*I am in the process of redesigning this section to include notes and many more high-res shots*
The ruins of Aros Castle stand about 1¼ miles north of Salen on a low headland at the mouth of the Aros River overlooking the Sound of Mull. Like Duart Castle further south, it was built in the 13th century as one of a series of fortresses intended to control this relatively sheltered and strategically important sea channel.
Nowadays, not much remains of the castle complex which, in addition to the keep, was thought to have been surrounded by a curtain wall containing other small buildings. A deep ditch cut into the rock would have defended the landward approach and would originally have been spanned by a drawbridge. Exploration of the ruins requires care due to potentially unstable stonework and sheer drops on the seaward sides, some being partially concealed by vegetation.
Aros Castle was originally built by the MacDougalls, but it passed to the MacDonalds in the 1300s. During the 1400s, it was used as an occasional base by the Lords of the Isles, at which time it was known as Dounarwyse Castle. After the suppression of the Lords of the Isles by James IV in 1493, the stronghold passed to the Macleans of Duart. When they in turn fell out of favour in the 1600s Aros became a Campbell possession before gradually falling into disuse.
To reach the ruins, take the minor road east, off the A848, just north of its junction at Aros Bridge with the minor road that heads directly north to Dervaig. Signs indicate where parking is possible without obstructing others, and from here you walk the remaining couple of hundred yards to the castle.
In autumn and winter the estuary which the castle overlooks often holds Goldeneye, Eider, Teal, Wigeon, Goosander and is an important fuelling station for migrating waders such as Dunlin, Greenshank, Redshank, and Whimbrel. Otters also tend to favour this location too.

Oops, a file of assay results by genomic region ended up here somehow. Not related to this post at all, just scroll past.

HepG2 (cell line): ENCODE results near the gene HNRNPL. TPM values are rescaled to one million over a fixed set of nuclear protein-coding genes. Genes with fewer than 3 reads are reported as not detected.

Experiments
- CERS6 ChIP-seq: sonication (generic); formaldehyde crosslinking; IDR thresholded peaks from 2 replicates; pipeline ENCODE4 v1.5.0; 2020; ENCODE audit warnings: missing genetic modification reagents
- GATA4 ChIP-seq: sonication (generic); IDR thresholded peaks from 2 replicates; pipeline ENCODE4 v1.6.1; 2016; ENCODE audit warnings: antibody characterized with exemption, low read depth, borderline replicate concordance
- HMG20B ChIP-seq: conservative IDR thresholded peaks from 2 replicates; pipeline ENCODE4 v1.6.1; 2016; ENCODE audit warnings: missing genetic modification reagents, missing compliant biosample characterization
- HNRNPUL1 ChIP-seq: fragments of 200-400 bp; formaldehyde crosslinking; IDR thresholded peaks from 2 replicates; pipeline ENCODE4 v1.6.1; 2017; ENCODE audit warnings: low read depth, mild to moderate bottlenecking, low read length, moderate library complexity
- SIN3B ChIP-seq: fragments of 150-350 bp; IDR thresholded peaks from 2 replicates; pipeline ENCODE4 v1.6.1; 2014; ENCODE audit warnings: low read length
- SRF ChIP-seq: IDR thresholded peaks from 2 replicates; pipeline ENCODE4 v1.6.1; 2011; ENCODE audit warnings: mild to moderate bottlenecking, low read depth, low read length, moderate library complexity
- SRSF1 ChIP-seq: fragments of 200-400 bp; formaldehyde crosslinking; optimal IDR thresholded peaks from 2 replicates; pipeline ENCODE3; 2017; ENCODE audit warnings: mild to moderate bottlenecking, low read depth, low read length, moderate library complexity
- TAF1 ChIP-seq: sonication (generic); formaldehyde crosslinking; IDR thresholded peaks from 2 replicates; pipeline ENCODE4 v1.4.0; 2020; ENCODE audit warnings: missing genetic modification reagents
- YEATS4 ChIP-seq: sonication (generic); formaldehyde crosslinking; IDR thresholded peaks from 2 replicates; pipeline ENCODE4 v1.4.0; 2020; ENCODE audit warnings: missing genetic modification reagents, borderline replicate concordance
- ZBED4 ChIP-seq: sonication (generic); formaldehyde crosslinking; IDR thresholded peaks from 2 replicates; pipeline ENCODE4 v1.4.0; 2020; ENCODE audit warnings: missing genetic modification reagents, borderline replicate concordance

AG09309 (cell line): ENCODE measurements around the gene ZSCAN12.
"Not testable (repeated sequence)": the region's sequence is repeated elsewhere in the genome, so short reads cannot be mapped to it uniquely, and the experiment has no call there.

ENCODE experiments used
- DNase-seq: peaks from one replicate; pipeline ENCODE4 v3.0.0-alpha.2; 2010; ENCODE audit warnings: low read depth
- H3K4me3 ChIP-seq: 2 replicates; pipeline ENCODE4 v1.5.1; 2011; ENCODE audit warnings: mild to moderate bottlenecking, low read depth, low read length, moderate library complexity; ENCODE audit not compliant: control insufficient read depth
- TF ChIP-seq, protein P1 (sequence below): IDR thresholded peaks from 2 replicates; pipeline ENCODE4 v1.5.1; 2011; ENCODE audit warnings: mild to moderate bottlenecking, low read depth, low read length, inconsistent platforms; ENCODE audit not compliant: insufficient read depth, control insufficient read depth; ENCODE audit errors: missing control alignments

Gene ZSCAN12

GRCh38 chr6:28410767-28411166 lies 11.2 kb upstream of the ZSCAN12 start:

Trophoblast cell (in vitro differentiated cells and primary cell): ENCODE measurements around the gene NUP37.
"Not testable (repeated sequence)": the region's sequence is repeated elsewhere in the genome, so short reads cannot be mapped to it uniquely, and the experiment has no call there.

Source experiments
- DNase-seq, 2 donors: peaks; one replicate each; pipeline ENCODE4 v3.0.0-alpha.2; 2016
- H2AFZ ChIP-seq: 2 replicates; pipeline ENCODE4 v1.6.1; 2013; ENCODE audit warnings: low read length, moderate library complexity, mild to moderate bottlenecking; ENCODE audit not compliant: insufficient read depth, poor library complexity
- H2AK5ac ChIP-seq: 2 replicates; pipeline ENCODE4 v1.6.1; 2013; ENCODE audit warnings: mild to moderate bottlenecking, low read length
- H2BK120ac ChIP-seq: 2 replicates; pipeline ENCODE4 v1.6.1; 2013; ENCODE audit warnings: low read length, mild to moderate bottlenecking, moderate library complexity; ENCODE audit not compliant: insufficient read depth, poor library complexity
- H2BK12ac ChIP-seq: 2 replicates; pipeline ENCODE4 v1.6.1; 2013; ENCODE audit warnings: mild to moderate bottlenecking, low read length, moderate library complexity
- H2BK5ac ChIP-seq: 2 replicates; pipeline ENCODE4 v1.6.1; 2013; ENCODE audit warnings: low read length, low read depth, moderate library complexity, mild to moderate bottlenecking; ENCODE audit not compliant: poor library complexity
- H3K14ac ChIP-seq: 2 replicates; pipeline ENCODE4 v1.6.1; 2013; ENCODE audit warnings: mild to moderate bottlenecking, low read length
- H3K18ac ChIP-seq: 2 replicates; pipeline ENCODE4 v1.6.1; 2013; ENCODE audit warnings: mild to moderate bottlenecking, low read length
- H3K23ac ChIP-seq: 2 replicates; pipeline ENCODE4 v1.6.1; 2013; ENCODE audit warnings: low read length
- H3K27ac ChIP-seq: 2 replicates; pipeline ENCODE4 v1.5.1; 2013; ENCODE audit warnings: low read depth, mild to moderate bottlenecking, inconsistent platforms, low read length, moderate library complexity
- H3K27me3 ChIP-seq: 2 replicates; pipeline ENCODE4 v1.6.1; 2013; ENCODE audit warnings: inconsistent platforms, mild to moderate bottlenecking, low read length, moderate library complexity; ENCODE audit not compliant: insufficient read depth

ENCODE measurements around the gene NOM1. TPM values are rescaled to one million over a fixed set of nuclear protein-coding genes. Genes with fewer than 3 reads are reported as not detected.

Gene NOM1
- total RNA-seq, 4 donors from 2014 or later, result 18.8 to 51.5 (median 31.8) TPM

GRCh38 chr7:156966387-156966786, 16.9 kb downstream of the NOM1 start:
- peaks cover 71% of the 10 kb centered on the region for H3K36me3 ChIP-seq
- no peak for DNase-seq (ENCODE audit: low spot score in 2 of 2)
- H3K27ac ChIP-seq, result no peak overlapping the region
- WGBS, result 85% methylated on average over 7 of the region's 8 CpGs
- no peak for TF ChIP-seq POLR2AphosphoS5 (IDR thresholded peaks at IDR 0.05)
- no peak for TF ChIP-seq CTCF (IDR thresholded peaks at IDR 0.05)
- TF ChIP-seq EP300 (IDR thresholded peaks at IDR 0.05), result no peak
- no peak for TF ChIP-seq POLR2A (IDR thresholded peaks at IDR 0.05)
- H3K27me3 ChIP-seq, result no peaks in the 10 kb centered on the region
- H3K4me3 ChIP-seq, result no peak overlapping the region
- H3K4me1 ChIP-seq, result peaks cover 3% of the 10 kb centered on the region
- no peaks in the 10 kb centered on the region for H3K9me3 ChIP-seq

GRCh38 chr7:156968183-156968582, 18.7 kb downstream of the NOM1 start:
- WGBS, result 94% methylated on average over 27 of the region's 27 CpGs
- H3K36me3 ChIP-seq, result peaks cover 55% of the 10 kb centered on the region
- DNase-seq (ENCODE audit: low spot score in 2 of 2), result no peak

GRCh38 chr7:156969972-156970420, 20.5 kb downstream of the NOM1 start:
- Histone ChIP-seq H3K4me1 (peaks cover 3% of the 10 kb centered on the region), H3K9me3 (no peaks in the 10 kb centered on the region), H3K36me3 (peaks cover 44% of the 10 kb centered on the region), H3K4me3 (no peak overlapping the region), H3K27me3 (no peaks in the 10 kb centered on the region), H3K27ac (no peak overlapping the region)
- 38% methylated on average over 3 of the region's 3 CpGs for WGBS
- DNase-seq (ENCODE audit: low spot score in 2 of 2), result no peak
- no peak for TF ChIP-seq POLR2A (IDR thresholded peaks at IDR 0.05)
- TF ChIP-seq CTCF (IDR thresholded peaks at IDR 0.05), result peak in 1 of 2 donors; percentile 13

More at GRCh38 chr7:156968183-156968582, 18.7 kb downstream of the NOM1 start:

Duart Castle, a McLean stronghold, has an interesting and at times violent history. It was in use until 1751 after which it lay abandoned until 1910 when it was purchased by Sir Fitzroy McLean, the 26th Clan Chief, who began the long process of restoration. The castle is now open to the public although the best view of it is undoubtedly from the sea.
Strategically positioned, this stark stronghold guards the intersection where the Sound of Mull, Loch Linnhe and the Firth of Lorne meet and was just one link in a chain of castles on this section of Scotland`s West Coast. Others include Dunstaffnage, Dunollie, Aros, Ardtornish, and Mingary. This panorama shot, taken from Duart Castle`s roof, looks north up the Sound of Mull.
Duart Castle dates from the 13th century when a thick rectangular curtain wall enclosed a courtyard on the rocky outcrop. In 1350 Lachlan Lubanach, the 5th Chief, married Mary MacDonald, the daughter of the Lord of the Isles, and she was given Duart as her dowry. Lachlan Lubanach built the keep (tower house) on the outside of the original curtain wall which was incorporated in the alterations to enclose the well.
The peak towering behind the castle in these views*, is Dun da Ghaoithe which translates as the `fort of the two winds`. At 766 metres, it`s the island`s second highest hill after Ben More, but its summit offers what many rate as the finest views on Mull. *
The wooden box to the left of the sword is made from African Oak and comes from the wreck of the Spanish Galleon in Tobermory Bay. The cannonballs were found lodged in the walls of the castle during the restoration of 1911.
In the mid 17th century, Duart`s defences were drastically strengthened and the accommodation improved. For hundreds of years the Macleans, like many of the powerful clans, formed alliances and were involved in feuds with other clan chiefs and sometimes the crown. More information can be found on the Duart Castle website.
In 1691 the Macleans surrendered Duart and all their lands on Mull to the Duke of Argyll. The Castle, although in a fairly ruinous condition was used as a garrison for Government troops until 1751. It was then abandoned until purchased by Sir Fitzroy Maclean. Duart`s flock of cheeky Chaffinch aren`t slow when it comes to begging for crumbs. *